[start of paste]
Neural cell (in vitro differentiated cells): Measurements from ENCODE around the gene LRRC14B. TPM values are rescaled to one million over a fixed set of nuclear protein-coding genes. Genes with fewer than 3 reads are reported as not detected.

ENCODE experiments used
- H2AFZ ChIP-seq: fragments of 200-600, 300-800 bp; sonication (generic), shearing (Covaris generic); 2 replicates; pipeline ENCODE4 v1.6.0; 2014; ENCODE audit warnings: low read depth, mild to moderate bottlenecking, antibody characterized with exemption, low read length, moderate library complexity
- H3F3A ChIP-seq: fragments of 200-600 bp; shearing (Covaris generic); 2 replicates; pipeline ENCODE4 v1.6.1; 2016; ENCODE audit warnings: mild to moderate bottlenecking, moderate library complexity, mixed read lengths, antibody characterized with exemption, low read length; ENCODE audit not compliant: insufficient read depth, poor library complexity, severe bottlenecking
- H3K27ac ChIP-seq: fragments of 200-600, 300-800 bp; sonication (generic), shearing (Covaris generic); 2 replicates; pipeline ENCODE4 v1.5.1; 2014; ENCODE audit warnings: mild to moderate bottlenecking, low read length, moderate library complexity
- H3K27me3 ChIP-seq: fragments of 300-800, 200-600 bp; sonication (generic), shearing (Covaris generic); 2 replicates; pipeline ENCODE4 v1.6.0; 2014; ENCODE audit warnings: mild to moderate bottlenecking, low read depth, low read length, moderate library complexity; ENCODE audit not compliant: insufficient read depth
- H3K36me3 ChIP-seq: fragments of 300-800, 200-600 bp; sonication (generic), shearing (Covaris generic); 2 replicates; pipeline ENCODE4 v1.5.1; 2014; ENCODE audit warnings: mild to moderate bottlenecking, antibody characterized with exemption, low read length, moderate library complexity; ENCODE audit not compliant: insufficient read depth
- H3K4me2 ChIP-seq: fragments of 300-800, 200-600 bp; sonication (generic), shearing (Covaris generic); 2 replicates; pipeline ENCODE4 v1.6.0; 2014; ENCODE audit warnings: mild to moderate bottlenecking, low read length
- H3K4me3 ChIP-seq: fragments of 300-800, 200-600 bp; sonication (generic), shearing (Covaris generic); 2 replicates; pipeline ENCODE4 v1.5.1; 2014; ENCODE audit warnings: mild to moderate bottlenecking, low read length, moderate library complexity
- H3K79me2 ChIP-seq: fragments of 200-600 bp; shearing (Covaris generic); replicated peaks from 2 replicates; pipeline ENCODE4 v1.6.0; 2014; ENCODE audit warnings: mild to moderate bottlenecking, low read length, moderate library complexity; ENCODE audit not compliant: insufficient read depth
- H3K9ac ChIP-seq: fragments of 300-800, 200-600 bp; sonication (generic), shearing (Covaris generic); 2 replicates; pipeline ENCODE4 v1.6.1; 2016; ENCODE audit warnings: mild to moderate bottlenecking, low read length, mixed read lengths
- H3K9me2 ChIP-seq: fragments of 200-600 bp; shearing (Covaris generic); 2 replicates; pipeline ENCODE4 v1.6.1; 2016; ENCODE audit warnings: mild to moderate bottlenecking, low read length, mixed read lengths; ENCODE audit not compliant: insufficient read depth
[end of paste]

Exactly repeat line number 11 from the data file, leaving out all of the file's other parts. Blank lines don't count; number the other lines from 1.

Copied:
- H3K9ac ChIP-seq: fragments of 300-800, 200-600 bp; sonication (generic), shearing (Covaris generic); 2 replicates; pipeline ENCODE4 v1.6.1; 2016; ENCODE audit warnings: mild to moderate bottlenecking, low read length, mixed read lengths